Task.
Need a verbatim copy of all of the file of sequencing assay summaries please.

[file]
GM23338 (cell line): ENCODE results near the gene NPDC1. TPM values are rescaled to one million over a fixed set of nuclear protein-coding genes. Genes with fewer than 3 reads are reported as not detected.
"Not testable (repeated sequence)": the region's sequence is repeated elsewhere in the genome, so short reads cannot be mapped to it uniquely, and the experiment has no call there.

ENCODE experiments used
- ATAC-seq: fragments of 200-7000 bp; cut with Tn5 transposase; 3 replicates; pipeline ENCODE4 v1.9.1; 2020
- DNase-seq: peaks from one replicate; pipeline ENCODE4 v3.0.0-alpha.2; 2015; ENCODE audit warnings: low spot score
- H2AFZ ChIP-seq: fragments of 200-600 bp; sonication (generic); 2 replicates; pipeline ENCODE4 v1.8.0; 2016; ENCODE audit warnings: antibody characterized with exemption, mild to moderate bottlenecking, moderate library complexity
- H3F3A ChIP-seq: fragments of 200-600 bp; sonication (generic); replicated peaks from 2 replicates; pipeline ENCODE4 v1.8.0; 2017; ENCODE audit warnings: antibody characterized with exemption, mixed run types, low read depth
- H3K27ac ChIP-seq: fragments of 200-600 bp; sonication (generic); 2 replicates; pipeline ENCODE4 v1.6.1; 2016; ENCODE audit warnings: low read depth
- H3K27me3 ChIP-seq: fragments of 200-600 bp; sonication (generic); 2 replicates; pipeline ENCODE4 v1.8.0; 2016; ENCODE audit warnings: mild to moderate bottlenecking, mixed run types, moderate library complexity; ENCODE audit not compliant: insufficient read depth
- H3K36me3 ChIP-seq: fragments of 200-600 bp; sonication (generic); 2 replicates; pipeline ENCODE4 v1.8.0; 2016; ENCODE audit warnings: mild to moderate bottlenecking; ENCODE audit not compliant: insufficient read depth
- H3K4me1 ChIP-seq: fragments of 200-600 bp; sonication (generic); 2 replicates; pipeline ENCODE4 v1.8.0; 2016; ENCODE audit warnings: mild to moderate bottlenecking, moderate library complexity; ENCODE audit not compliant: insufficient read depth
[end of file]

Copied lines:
GM23338 (cell line): ENCODE results near the gene NPDC1. TPM values are rescaled to one million over a fixed set of nuclear protein-coding genes. Genes with fewer than 3 reads are reported as not detected.
"Not testable (repeated sequence)": the region's sequence is repeated elsewhere in the genome, so short reads cannot be mapped to it uniquely, and the experiment has no call there.

ENCODE experiments used
- ATAC-seq: fragments of 200-7000 bp; cut with Tn5 transposase; 3 replicates; pipeline ENCODE4 v1.9.1; 2020
- DNase-seq: peaks from one replicate; pipeline ENCODE4 v3.0.0-alpha.2; 2015; ENCODE audit warnings: low spot score
- H2AFZ ChIP-seq: fragments of 200-600 bp; sonication (generic); 2 replicates; pipeline ENCODE4 v1.8.0; 2016; ENCODE audit warnings: antibody characterized with exemption, mild to moderate bottlenecking, moderate library complexity
- H3F3A ChIP-seq: fragments of 200-600 bp; sonication (generic); replicated peaks from 2 replicates; pipeline ENCODE4 v1.8.0; 2017; ENCODE audit warnings: antibody characterized with exemption, mixed run types, low read depth
- H3K27ac ChIP-seq: fragments of 200-600 bp; sonication (generic); 2 replicates; pipeline ENCODE4 v1.6.1; 2016; ENCODE audit warnings: low read depth
- H3K27me3 ChIP-seq: fragments of 200-600 bp; sonication (generic); 2 replicates; pipeline ENCODE4 v1.8.0; 2016; ENCODE audit warnings: mild to moderate bottlenecking, mixed run types, moderate library complexity; ENCODE audit not compliant: insufficient read depth
- H3K36me3 ChIP-seq: fragments of 200-600 bp; sonication (generic); 2 replicates; pipeline ENCODE4 v1.8.0; 2016; ENCODE audit warnings: mild to moderate bottlenecking; ENCODE audit not compliant: insufficient read depth
- H3K4me1 ChIP-seq: fragments of 200-600 bp; sonication (generic); 2 replicates; pipeline ENCODE4 v1.8.0; 2016; ENCODE audit warnings: mild to moderate bottlenecking, moderate library complexity; ENCODE audit not compliant: insufficient read depth